- Disclosure to school officials with "legitimate educational interests." School officials are employees of the district and its colleges, agents with which the district or college has contracted to provide services, the board of trustees, or students serving on a committee or assisting another school official in the performance of their tasks. A legitimate educational interest exists when the school official has a need to know the information in connection with their official duties.
- "Directory information," which includes a student's name, identification number, major field of study, participation in officially recognized activities and sports, weight and height of members of athletic teams, dates of attendance, degrees and awards received, and most recent previous public or private school attended by the student. A student has the right to withhold the release of directory information. To do so, the student must complete a form, which is available in the Admissions and Records Office. However, placing a "No Release" on a student's records means that no one including friends, parents, prospective employers, honor societies, or any other group or individual will be able to obtain this information.
- Disclosures to officials of another school, school system, or institution of postsecondary education where the student seeks or intends to enroll, or where the student is already enrolled, so long as the disclosure is for the purpose related to the student's enrollment or transfer.
- File a complaint with the US Department of Education concerning alleged failures by the district or college to comply with the requirements of FERPA. Further information about FERPA and student records can be found in the District Policy P-2265: Access to Student Records and Regulation R-2265: Access to Student Records or at the college office of the Vice President of Student Services.
The Family Educational Rights and Privacy Act (also sometimes referred to as the Buckley Amendment), is a federal law regarding the privacy of student education records and the obligations of the institution, primarily in the areas of release of the records and the access provided to these records.
Because FERPA legislation prevents parents from finding out student grades and academic standing directly from the school, the best way to find out how your student is doing is to ask him/her. The sharing of student academic information with parents becomes a family issue rather than an institutional one. It is a decision that families should discuss and make together. Perhaps one of the benefits of the FERPA rule is that it provides an additional opportunity for parents to communicate with their college student about their expectations and the student's responsibilities. Rather than seeing this legislation as a barrier to good college parenting, parents might see this as an important opportunity for meaningful dialogue with the student. Any educational institution that receives funds under any program administered by the U.S. Secretary of Education is bound by FERPA regulations.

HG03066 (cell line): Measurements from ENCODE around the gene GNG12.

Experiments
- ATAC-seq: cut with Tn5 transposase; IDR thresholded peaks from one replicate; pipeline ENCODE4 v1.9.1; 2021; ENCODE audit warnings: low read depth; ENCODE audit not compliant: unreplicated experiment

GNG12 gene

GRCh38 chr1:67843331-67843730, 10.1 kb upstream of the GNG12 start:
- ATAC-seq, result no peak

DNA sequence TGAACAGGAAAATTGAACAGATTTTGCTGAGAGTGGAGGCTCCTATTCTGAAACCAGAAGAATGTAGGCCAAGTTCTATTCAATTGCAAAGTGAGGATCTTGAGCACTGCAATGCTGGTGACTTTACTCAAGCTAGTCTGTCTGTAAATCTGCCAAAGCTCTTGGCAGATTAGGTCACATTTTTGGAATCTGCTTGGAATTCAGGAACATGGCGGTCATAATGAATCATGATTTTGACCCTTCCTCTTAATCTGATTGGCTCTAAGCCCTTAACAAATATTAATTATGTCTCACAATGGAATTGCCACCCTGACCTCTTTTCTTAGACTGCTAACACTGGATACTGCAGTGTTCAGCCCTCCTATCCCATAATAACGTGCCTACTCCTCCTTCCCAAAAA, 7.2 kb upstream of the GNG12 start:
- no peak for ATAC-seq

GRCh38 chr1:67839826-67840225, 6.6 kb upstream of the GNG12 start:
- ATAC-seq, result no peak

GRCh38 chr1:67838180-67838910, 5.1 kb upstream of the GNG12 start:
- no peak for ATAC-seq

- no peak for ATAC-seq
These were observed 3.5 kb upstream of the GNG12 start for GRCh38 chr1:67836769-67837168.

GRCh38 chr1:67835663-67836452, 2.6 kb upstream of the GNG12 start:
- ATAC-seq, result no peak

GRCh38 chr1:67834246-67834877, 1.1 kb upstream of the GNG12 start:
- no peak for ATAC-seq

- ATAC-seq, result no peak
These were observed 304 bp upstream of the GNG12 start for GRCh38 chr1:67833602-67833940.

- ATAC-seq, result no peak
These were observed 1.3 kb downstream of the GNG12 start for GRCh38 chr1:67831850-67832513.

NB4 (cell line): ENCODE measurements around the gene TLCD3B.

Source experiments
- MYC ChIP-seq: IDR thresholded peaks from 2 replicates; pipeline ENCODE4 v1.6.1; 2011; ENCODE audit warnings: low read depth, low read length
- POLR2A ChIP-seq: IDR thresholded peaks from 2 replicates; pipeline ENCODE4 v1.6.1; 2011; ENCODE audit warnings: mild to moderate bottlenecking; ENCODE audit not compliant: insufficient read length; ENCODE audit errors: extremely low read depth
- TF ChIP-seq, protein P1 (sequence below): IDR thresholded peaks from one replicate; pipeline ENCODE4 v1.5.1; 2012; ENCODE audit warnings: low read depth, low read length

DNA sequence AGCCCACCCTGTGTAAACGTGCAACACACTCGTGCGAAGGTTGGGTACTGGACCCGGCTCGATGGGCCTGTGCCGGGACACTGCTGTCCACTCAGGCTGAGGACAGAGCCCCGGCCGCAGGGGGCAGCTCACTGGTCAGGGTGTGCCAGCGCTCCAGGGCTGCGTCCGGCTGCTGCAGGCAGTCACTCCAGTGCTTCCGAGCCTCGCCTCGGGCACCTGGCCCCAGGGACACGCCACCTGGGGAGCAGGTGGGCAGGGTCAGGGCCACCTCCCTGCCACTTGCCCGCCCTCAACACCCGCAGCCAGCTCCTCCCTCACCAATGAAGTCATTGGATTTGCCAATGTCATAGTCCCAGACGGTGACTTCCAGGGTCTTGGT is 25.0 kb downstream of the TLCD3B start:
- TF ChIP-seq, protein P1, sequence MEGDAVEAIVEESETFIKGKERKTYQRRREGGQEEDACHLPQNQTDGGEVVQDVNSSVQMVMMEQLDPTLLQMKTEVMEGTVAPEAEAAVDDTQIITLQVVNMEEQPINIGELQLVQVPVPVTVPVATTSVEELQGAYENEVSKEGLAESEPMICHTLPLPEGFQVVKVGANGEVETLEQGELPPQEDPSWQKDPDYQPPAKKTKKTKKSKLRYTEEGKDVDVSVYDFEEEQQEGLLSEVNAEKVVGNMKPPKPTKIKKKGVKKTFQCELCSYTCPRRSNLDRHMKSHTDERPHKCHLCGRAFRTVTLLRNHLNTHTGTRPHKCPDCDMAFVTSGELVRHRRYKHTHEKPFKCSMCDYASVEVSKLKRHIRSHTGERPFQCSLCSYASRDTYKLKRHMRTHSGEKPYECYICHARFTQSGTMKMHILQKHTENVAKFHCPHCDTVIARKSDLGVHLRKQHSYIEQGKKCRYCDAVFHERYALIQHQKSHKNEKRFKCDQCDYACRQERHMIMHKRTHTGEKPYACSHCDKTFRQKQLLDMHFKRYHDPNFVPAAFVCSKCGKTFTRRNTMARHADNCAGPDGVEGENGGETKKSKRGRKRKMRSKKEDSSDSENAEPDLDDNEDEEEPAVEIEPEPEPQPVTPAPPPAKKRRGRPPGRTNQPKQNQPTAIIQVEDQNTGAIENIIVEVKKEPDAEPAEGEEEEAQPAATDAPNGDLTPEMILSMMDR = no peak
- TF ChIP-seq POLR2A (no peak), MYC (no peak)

FERPA requires that access to a college student's records must be granted by approval of the student.
As a matter of policy, the college does not release private information over the phone or by email.
The college doesn't automatically send information to third parties designated by the student. The Student Consent form is currently used for one-time only requests and does not carry forward into the future.
In most cases, the college will not contact you or provide medical, academic, or disciplinary information without your child's permission. As a general guideline, if your child is able to communicate about the situation, it is up to him/her to decide whether and how to discuss the issues. If non-directory information is needed to resolve a crisis or emergency situation, an education institution may release that information if the institutions determines that the information is "necessary to protect the health or safety of the student or other individuals".
The U.S. Department of Education is responsible for overseeing FERPA. See the Department's website for additional information.